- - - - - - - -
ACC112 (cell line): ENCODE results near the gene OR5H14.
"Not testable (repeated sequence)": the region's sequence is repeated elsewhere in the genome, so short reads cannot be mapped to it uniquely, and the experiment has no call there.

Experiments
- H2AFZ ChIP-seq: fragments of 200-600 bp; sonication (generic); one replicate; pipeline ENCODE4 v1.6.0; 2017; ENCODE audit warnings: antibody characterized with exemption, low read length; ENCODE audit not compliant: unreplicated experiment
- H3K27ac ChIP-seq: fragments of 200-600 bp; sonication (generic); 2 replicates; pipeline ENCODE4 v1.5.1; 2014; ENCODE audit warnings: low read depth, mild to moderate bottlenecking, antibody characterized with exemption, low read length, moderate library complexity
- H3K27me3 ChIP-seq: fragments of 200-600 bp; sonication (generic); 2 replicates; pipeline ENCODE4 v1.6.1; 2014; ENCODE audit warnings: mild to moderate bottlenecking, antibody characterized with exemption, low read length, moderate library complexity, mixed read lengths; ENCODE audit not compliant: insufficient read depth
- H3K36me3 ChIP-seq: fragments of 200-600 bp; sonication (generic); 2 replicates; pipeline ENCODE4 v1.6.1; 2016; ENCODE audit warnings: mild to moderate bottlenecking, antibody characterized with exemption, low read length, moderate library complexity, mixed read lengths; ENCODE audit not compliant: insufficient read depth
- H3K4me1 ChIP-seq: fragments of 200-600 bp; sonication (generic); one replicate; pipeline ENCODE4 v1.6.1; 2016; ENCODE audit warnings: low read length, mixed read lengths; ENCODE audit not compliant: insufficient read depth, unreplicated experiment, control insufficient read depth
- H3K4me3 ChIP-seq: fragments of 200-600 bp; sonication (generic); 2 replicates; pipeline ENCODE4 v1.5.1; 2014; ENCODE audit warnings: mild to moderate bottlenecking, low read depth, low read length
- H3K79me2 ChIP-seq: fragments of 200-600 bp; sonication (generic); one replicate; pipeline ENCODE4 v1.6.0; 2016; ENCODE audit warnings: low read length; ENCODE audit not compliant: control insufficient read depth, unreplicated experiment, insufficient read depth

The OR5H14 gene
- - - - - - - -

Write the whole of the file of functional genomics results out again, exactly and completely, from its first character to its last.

ACC112 (cell line): ENCODE results near the gene OR5H14.
"Not testable (repeated sequence)": the region's sequence is repeated elsewhere in the genome, so short reads cannot be mapped to it uniquely, and the experiment has no call there.

Experiments
- H2AFZ ChIP-seq: fragments of 200-600 bp; sonication (generic); one replicate; pipeline ENCODE4 v1.6.0; 2017; ENCODE audit warnings: antibody characterized with exemption, low read length; ENCODE audit not compliant: unreplicated experiment
- H3K27ac ChIP-seq: fragments of 200-600 bp; sonication (generic); 2 replicates; pipeline ENCODE4 v1.5.1; 2014; ENCODE audit warnings: low read depth, mild to moderate bottlenecking, antibody characterized with exemption, low read length, moderate library complexity
- H3K27me3 ChIP-seq: fragments of 200-600 bp; sonication (generic); 2 replicates; pipeline ENCODE4 v1.6.1; 2014; ENCODE audit warnings: mild to moderate bottlenecking, antibody characterized with exemption, low read length, moderate library complexity, mixed read lengths; ENCODE audit not compliant: insufficient read depth
- H3K36me3 ChIP-seq: fragments of 200-600 bp; sonication (generic); 2 replicates; pipeline ENCODE4 v1.6.1; 2016; ENCODE audit warnings: mild to moderate bottlenecking, antibody characterized with exemption, low read length, moderate library complexity, mixed read lengths; ENCODE audit not compliant: insufficient read depth
- H3K4me1 ChIP-seq: fragments of 200-600 bp; sonication (generic); one replicate; pipeline ENCODE4 v1.6.1; 2016; ENCODE audit warnings: low read length, mixed read lengths; ENCODE audit not compliant: insufficient read depth, unreplicated experiment, control insufficient read depth
- H3K4me3 ChIP-seq: fragments of 200-600 bp; sonication (generic); 2 replicates; pipeline ENCODE4 v1.5.1; 2014; ENCODE audit warnings: mild to moderate bottlenecking, low read depth, low read length
- H3K79me2 ChIP-seq: fragments of 200-600 bp; sonication (generic); one replicate; pipeline ENCODE4 v1.6.0; 2016; ENCODE audit warnings: low read length; ENCODE audit not compliant: control insufficient read depth, unreplicated experiment, insufficient read depth

The OR5H14 gene